The Truth About San Diego Wine

If you’re not familiar with San Diego wine, then you are not alone. Not too many people know that it was in San Diego that a friar by the name of Father Junipero Serra together with his companions from the Franciscan order, first planted the seeds of what would become one of the oldest industries of the United States.


Many people, when asked about San Diego wine, usually reply with puzzlement or a Temecula reference. In fact, unbeknownst to many wine consumers, a stable and burgeoning wine industry in San Diego has a mix of traditionalist and new wave players.


San Diego has more than a hundred vineyards and wineries, that are sprawled across the region from the high altitude areas of Warner Springs and Julian, to the beach towns and city neighborhoods of urban San Diego, and down to the backyard wineries of Ramona.


The expanse of wineries of San Diego is due to its perfect climate. Having hot days coupled with cool nights, the San Diego region is perfect for growing the miracle vine that produces one of the most delicious drinks this world offers.


When you find yourself in San Diego, it will be a good idea to visit some of the most well-known wineries the region has to offer.


Vinavanti Urban Winery

One of the forward winemakers of San Diego is Vinavanti Urban Winery. They craft sparkly wine from local fruits and you can taste their creation in the Miralni Makers’ District. They offer more than just wine in that they host a Cellar Cinema every Tuesday where you can enjoy their wine with old and not so-old movies that set the mood of the night.


Domaine Artefact Winery

If you are a wine aficionado who also happens to love cheese then you need to visit the Domaine Artefact Winery, where they serve both. If you want to have some French cheese with white wines from the Escondido estate then don’t let anyone stop you or you’ll miss out on one of the best offerings of San Diego wine and cheese. There are different kinds of cheese you can test out which is available at this winery apart from enjoying a glass of your favorite wine.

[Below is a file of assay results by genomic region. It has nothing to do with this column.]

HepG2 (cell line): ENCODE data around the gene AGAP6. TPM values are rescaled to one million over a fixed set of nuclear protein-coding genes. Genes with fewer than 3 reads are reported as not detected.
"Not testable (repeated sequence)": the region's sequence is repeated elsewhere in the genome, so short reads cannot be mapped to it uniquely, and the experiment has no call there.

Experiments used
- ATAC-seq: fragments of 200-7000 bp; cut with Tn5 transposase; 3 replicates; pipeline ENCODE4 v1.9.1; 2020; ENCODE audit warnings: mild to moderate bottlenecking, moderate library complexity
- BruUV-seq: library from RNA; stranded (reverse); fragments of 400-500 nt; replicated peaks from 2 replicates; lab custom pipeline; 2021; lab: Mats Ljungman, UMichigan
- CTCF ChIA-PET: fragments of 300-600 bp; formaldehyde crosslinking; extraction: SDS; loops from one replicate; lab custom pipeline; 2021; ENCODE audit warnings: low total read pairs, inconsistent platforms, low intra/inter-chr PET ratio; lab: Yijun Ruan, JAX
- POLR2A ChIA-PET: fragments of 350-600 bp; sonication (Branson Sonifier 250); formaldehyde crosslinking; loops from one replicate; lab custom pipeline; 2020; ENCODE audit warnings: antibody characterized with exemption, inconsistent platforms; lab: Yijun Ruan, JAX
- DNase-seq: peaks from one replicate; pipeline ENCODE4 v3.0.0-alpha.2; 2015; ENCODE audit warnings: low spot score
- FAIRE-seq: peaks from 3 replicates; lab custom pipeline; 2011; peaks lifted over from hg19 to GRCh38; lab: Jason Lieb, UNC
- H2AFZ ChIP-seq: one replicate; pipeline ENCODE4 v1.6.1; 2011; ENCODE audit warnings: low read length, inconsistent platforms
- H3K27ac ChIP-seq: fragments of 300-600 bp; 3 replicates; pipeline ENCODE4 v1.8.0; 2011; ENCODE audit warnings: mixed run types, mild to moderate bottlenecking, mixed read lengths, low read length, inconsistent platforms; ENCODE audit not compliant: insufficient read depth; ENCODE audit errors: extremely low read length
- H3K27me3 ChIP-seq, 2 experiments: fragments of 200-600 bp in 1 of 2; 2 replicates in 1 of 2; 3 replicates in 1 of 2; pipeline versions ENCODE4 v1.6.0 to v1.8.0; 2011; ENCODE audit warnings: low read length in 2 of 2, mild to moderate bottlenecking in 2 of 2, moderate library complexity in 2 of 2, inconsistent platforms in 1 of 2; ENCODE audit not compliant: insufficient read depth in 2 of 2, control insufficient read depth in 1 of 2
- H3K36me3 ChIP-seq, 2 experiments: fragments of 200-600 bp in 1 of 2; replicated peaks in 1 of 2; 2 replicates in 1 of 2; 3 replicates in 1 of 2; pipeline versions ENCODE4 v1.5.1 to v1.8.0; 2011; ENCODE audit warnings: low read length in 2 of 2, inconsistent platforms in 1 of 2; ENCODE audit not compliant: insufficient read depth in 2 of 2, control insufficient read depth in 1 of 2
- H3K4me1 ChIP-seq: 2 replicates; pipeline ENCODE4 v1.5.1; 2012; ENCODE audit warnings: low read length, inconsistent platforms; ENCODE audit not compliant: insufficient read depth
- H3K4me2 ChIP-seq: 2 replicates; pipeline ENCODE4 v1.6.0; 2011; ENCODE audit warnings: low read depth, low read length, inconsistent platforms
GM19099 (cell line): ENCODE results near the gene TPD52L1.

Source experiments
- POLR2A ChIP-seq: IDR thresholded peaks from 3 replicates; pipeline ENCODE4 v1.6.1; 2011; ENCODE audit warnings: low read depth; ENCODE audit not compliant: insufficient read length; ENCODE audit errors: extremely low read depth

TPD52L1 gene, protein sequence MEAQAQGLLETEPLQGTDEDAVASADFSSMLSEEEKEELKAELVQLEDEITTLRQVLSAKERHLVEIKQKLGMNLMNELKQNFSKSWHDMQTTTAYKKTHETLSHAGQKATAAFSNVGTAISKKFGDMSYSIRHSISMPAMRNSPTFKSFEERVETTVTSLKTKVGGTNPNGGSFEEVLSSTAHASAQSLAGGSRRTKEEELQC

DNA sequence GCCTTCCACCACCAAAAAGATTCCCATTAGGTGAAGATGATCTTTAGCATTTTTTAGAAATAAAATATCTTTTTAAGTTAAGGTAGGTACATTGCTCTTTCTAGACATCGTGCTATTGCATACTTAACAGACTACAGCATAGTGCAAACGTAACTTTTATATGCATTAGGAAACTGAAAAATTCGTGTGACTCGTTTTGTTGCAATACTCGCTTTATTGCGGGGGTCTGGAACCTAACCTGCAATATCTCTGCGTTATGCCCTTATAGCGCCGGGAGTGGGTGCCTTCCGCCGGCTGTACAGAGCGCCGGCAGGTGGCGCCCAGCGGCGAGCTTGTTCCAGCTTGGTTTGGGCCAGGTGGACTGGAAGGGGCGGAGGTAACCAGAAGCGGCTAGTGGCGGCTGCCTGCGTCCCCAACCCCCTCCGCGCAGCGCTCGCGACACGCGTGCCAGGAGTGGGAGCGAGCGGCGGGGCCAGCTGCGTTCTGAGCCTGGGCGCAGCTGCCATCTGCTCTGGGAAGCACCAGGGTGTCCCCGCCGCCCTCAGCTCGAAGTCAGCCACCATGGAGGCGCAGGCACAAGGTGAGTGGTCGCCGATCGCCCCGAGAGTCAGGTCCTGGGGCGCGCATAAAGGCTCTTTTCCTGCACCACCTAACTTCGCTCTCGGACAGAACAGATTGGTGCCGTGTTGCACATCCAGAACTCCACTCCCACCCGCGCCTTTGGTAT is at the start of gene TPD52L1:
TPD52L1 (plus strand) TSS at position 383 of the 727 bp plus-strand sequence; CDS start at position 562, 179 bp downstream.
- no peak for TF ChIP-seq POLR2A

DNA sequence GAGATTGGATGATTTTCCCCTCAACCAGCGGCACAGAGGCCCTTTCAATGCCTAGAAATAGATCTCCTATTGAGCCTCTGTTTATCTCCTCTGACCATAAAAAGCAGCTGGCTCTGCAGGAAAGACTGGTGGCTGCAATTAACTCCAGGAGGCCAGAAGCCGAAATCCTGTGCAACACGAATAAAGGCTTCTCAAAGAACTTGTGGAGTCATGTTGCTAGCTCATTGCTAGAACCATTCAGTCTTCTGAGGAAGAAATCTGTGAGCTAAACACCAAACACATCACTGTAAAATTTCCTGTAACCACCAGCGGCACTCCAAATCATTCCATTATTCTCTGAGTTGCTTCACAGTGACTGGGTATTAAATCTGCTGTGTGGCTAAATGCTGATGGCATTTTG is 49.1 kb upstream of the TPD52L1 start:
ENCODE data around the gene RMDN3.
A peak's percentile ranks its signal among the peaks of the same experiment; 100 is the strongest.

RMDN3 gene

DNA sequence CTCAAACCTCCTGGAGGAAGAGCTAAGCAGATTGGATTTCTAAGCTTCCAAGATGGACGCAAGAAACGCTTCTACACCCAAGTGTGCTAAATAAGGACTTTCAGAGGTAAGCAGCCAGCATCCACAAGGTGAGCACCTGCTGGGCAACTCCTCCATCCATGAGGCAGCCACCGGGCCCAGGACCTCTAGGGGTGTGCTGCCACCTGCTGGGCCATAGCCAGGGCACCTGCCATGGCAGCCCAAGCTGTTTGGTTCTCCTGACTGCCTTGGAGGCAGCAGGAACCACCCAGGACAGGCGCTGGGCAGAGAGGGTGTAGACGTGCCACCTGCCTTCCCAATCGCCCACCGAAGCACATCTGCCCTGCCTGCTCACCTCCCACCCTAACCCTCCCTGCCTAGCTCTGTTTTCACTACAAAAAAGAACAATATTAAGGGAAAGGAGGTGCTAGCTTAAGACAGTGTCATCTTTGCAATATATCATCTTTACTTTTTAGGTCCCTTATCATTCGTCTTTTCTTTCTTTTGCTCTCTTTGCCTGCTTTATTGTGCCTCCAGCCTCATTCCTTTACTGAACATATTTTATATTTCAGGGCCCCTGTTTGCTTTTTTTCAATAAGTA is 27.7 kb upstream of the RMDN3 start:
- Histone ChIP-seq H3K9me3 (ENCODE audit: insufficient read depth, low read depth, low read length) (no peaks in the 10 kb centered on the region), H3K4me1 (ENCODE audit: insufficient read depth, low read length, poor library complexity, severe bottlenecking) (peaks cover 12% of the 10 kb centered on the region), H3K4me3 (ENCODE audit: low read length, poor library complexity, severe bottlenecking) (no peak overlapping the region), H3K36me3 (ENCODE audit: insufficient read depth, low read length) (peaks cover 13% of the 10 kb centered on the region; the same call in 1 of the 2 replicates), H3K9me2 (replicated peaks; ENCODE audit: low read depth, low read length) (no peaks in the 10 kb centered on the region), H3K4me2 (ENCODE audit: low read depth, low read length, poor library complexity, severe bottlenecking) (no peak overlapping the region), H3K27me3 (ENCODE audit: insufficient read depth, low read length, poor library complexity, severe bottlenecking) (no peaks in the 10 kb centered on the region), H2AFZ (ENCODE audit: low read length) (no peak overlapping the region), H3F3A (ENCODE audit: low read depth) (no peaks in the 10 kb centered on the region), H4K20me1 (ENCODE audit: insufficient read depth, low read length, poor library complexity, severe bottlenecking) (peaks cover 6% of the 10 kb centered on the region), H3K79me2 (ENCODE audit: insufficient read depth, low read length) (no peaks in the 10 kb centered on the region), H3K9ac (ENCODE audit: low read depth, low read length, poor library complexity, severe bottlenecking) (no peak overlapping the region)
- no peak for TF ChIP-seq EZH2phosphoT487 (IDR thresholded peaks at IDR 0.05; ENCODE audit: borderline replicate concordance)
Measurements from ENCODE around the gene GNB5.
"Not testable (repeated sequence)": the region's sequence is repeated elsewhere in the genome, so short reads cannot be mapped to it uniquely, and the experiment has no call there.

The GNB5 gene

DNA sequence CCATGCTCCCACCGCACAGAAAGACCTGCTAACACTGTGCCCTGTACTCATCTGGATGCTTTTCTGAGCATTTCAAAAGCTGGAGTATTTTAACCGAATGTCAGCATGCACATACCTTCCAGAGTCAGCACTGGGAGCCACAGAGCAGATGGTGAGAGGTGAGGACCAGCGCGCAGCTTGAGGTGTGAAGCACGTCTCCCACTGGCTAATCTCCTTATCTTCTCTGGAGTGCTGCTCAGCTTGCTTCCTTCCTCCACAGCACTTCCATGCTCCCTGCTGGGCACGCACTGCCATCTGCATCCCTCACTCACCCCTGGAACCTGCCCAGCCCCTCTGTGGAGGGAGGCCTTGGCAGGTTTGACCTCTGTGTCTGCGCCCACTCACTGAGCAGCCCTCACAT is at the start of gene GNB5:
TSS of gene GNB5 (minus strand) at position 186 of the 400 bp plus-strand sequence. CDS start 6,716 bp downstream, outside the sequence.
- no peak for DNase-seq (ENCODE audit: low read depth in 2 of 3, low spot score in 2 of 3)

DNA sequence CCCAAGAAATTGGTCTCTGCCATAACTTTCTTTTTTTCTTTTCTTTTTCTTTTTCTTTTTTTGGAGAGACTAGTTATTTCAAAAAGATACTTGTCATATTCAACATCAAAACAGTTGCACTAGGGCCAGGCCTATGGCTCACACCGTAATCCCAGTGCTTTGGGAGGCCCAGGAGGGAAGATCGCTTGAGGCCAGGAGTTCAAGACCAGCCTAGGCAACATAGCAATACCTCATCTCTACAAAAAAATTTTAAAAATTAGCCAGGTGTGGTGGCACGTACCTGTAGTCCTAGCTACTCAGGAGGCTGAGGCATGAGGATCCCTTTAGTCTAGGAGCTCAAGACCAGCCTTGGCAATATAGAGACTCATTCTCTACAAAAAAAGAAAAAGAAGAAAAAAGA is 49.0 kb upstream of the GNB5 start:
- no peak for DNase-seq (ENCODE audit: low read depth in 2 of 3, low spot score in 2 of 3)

Solterra Winery & Kitchen

If you are looking for some outdoor activities, then a trip to Solterra Winery & Kitchen must be arranged during your visit to San Diego. This winery is situated in an urban neighborhood that comes alive with a lot of fun-filled distractions. They have live music on Thursdays and Sundays as you sit, relax, and take in the ambiance of their winery’s patio. If you are up to it, you can even learn to play bocce ball at the back of this winery.


The three wineries above are just a sample of the whole spectrum of experience waiting for you when you come to San Diego and take part in our fascinating wine culture.


Chateau 55 is centrally located and proud to serve San Diego County, including but not limited to the cities of: Del Mar, Solana Beach, Encinitas, Rancho Santa Fe, Carlsbad, San Marcos, and Escondido

Will Wine Prices Go Up as Wildfires Disrupt its Supply Chain?